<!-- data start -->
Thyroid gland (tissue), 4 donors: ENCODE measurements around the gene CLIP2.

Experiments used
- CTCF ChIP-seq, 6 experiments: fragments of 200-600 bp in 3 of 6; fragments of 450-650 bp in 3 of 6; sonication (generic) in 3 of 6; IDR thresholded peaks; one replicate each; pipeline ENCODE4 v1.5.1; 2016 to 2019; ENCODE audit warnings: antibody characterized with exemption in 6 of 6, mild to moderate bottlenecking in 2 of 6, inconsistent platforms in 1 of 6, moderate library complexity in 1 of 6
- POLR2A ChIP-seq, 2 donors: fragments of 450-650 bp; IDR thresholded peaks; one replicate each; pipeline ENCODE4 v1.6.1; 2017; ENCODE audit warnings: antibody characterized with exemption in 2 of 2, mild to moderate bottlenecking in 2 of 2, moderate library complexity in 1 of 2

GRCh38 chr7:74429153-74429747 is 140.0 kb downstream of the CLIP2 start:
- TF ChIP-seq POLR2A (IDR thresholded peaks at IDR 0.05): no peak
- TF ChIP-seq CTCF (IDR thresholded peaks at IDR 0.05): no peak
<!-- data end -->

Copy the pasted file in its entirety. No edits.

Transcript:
Thyroid gland (tissue), 4 donors: ENCODE measurements around the gene CLIP2.

Experiments used
- CTCF ChIP-seq, 6 experiments: fragments of 200-600 bp in 3 of 6; fragments of 450-650 bp in 3 of 6; sonication (generic) in 3 of 6; IDR thresholded peaks; one replicate each; pipeline ENCODE4 v1.5.1; 2016 to 2019; ENCODE audit warnings: antibody characterized with exemption in 6 of 6, mild to moderate bottlenecking in 2 of 6, inconsistent platforms in 1 of 6, moderate library complexity in 1 of 6
- POLR2A ChIP-seq, 2 donors: fragments of 450-650 bp; IDR thresholded peaks; one replicate each; pipeline ENCODE4 v1.6.1; 2017; ENCODE audit warnings: antibody characterized with exemption in 2 of 2, mild to moderate bottlenecking in 2 of 2, moderate library complexity in 1 of 2

GRCh38 chr7:74429153-74429747 is 140.0 kb downstream of the CLIP2 start:
- TF ChIP-seq POLR2A (IDR thresholded peaks at IDR 0.05): no peak
- TF ChIP-seq CTCF (IDR thresholded peaks at IDR 0.05): no peak